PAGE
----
KUALA LUMPUR—Malaysian police said Friday they have broken up a child trafficking syndicate and rescued 21 children and babies.
Police in the northern state of Penang said 23 women and 20 men suspected of trying to buy the children were detained on Thursday night, following a nationwide operation which began late last December.
Some 33 people who ran the trafficking syndicate were arrested last month when police rescued eight babies, the national news agency Bernama reported.
The traffickers offered poor foreign women up to $1,500 for their children, it said. Earlier reports have said such children can be sold on for as much as $6,000.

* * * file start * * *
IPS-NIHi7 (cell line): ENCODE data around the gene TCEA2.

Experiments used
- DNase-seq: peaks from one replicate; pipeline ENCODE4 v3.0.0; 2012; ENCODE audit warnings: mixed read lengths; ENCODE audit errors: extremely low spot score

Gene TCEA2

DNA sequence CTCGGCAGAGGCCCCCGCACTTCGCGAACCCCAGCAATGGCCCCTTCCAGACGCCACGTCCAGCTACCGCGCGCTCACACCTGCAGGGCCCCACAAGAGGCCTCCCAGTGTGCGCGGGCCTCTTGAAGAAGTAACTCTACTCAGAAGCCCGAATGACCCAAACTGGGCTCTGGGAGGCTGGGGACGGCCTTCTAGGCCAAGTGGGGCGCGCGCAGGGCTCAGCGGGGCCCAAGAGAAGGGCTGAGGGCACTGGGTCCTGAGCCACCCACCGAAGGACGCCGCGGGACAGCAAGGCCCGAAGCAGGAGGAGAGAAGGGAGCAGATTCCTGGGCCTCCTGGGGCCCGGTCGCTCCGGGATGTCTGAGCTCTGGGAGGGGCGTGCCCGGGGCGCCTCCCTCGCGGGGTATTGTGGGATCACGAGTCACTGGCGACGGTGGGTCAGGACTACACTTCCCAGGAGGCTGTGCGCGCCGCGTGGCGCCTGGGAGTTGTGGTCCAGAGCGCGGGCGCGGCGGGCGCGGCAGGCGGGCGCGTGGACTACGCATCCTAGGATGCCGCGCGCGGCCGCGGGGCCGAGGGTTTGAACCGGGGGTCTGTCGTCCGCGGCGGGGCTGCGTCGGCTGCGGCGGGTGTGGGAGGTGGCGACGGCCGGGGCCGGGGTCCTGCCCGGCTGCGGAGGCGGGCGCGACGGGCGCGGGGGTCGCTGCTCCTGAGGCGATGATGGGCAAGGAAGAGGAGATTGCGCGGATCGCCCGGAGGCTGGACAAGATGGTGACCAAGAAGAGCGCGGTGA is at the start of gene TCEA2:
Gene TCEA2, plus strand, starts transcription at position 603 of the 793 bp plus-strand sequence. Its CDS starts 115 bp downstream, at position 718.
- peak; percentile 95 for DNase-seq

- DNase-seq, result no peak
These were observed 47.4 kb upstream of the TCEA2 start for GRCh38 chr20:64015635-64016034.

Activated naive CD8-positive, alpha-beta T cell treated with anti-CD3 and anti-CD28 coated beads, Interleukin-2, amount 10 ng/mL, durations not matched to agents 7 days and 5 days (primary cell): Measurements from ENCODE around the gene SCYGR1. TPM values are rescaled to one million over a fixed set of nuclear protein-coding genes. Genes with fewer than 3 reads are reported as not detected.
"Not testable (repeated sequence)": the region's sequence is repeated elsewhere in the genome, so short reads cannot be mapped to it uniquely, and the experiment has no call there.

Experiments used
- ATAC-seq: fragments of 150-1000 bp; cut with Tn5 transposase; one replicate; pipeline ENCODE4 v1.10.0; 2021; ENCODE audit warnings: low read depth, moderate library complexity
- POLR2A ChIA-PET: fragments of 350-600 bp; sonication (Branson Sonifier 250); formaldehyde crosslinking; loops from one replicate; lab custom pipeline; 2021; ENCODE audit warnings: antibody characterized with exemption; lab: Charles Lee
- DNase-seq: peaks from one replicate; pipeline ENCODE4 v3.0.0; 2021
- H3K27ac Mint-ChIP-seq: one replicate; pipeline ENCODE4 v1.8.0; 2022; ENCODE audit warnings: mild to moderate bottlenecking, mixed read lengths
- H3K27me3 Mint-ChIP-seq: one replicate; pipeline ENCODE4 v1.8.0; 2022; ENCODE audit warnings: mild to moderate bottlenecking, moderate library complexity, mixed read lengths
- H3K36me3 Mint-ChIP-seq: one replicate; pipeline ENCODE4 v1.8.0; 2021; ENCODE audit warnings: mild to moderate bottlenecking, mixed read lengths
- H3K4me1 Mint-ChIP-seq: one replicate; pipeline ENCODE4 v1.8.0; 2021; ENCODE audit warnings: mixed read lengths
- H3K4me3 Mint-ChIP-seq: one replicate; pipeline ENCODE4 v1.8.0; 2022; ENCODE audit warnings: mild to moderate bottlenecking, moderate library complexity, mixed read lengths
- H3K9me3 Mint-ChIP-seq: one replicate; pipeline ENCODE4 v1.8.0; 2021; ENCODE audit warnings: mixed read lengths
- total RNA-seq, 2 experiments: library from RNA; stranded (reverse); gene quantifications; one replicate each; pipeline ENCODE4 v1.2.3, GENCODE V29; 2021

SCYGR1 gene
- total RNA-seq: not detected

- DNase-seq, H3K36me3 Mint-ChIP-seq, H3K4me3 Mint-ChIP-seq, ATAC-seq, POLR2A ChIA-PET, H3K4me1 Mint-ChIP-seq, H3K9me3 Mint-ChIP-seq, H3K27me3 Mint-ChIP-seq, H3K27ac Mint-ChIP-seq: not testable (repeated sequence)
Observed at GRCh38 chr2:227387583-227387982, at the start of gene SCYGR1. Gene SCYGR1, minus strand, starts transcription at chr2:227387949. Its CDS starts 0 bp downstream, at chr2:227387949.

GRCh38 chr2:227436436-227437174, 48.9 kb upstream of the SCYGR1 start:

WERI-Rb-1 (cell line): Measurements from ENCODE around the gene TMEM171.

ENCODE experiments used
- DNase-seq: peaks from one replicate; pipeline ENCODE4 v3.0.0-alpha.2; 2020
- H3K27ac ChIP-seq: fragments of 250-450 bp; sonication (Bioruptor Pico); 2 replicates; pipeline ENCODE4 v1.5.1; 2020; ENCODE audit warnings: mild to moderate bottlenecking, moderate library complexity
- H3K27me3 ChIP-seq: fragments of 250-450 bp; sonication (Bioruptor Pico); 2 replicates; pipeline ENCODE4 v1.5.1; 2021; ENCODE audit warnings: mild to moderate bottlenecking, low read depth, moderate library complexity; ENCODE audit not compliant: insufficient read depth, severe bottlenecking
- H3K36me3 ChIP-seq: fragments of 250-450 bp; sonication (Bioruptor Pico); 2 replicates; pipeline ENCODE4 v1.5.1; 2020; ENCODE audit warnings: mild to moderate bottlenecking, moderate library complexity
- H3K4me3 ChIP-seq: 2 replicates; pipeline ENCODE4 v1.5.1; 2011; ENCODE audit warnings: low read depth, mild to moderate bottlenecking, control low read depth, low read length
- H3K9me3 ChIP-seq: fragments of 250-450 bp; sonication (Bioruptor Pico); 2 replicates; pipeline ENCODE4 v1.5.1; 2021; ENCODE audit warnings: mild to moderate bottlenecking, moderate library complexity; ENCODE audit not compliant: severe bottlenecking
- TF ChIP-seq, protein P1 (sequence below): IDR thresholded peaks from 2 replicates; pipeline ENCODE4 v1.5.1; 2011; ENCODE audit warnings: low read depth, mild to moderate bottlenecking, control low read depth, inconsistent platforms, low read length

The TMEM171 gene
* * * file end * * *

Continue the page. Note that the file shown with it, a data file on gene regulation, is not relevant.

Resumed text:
The babies found Thursday night were aged between a month and nine years, Penang police chief Rahim Hanafi said in a statement on the force’s Facebook page.
Police made raids in six states and the capital Kuala Lumpur to rescue the 10 boys and 11 girls, media reports said.
“We are also working closely with Interpol on a few children believed to have been taken to neighboring countries,” The Star newspaper quoted him as saying.
The 43 detainees include two foreign women and were buyers who had no children of their own, Bernama quoted the Penang police chief as saying.
Malaysian police have in recent years broken up several such rackets, nabbing Malaysians and Indonesians who bought children from poor women.
The suspects face jail terms of between three to 20 years.